Endocrine Screening Recommended With Long-Term Opioid Use

Nancy A. Melville

September 27, 2011

September 27, 2011 (Las Vegas, Nevada) — Long-term use of opioids can take a substantial toll on the endocrine system, and patients receiving such therapies should be routinely screened and treated when hormone levels are abnormal, according to research presented here at the American Academy of Pain Management (AAPM) 22nd Annual Clinical Meeting.

Studies looking at the effects of opioids on the endocrine system typically only evaluate opioid use for a short time. In contrast, the study presented here profiled 18 patients, including 10 men and 8 women, with an age range of 40 to 75 years, who had been maintained on high-dose opioids (equivalent to 300 mg morphine for 20 or more years), explained lead author Forest Tennant, MD, a physician with the Veract Intractable Pain Clinic in West Covina, California.

"We came across these patients only because the physician at the rural clinic died and I was asked to come in and help out. We found they had just been maintained on opioids under the California Intractable Pain Act and had not been treated with hormones or any ancillary therapies," explained Dr. Tennant.

Fasting serum specimens taken for patients showed widely varied hormone abnormalities, and only 1 patient demonstrated normal levels on all 6 assays testing for cortisol, pregnenolone, testosterone, estrogen, corticotrophin, and follicle stimulation hormone (FSH).

The most common abnormalities were low FSH in 6 patients (33.3%) and low testosterone in 8 patients (44.4%).

In addition, high serum levels were found for corticotrophin (4 patients [22.2%]), estrogen (1 patient [5.6%]), cortisol (4 patients [22.2%]), and pregnenolone (1 patient [5.6%]).

Low pregnenolone and estrogen levels were observed in 1 patient (5.6%) each, and 2 patients (11.9%) had low cortisol levels.

"This study provides additional evidence that the major effect of opioids on the endocrine system is suppression of FSH and testosterone," the authors write. "Suppression may also affect other hormones, including cortisol, estrogen, and pregnenolone."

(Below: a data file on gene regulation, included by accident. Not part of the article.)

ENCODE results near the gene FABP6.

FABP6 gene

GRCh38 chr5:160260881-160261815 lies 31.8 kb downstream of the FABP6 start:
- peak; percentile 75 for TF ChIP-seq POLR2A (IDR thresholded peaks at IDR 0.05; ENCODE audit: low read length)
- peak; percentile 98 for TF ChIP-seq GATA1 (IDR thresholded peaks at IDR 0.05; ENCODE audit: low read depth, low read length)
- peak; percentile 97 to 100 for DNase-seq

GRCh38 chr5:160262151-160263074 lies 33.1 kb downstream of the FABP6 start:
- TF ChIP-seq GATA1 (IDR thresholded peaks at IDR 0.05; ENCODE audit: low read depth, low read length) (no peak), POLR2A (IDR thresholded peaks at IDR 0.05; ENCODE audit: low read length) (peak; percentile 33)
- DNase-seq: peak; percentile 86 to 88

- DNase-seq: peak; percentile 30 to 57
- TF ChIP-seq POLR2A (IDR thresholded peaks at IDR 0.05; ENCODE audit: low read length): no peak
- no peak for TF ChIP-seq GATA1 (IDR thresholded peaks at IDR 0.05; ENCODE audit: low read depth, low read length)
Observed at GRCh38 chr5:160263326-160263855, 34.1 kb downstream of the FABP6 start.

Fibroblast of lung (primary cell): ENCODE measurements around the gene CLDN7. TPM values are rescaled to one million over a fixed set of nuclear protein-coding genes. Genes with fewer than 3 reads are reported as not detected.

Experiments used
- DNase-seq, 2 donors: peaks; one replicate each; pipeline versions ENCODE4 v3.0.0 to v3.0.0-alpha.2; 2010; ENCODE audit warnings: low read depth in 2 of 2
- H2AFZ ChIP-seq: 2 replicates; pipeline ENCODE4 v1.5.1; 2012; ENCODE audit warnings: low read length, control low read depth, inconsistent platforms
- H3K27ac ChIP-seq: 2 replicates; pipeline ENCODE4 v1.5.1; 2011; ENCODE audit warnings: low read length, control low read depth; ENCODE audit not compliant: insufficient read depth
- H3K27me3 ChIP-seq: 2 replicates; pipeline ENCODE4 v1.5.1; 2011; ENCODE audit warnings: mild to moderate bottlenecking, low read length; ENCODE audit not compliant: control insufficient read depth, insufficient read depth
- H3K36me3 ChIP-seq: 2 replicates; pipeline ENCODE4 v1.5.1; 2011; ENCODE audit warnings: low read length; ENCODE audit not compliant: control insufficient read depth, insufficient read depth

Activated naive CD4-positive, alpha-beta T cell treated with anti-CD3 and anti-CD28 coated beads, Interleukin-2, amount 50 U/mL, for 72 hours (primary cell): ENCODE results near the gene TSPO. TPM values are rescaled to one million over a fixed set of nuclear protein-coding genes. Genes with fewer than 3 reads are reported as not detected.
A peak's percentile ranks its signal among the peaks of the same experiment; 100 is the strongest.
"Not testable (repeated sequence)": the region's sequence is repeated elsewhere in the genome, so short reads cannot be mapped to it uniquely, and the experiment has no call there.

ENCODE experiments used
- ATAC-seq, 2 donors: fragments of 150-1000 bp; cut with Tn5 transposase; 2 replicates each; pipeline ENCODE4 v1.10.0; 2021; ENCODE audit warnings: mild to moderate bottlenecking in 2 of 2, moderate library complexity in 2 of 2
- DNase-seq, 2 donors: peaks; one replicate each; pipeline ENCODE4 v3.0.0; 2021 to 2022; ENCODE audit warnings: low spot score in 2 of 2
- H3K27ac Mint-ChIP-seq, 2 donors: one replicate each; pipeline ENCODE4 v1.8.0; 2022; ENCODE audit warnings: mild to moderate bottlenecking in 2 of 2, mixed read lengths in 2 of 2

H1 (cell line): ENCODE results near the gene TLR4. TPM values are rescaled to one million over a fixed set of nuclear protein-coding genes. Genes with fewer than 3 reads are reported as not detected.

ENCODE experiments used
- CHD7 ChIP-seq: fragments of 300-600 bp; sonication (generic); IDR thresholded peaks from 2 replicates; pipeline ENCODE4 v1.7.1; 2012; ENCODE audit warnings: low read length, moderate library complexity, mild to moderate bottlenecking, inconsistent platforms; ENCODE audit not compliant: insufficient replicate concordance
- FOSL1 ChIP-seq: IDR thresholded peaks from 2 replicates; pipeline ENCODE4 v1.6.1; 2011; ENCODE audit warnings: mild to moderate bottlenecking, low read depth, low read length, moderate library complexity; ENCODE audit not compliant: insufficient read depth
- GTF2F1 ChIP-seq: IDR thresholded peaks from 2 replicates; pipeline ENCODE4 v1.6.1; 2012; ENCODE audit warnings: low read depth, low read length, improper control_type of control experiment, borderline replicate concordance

Although opioids have previously been shown to potentially suppress FSH and testosterone, Dr. Tennant said he was most surprised to see the other abnormalities.

"Severe intractable pain will overstimulate the pituitary gland and adrenal glands, and a person could suffer greatly and even die if the suppression is too great," he explained.

"We thought for people who had been on these drugs for 20 years, surely the opioids would have suppressed the pituitary to where it was not overactive. But we found in some cases that that was not true. The opioids were not controlling the pituitary and adrenal gland as well they should have been doing."

The findings underscore the need for clinicians to keep a close watch on hormone levels in patients with severe pain, Dr. Tennant emphasized.

"These are serious clinical findings and it should be a wake-up call for all of us. For physicians who are going to treat intractable pain, pituitary-adrenal-gonadal axis screening is critical, and patients should be clinically treated for deficient or excessive hormone levels."

Dr. Tennant has disclosed no relevant financial relationships.

American Academy of Pain Management (AAPM) 22nd Annual Clinical Meeting: Abstract 16. Presented September 21, 2011.


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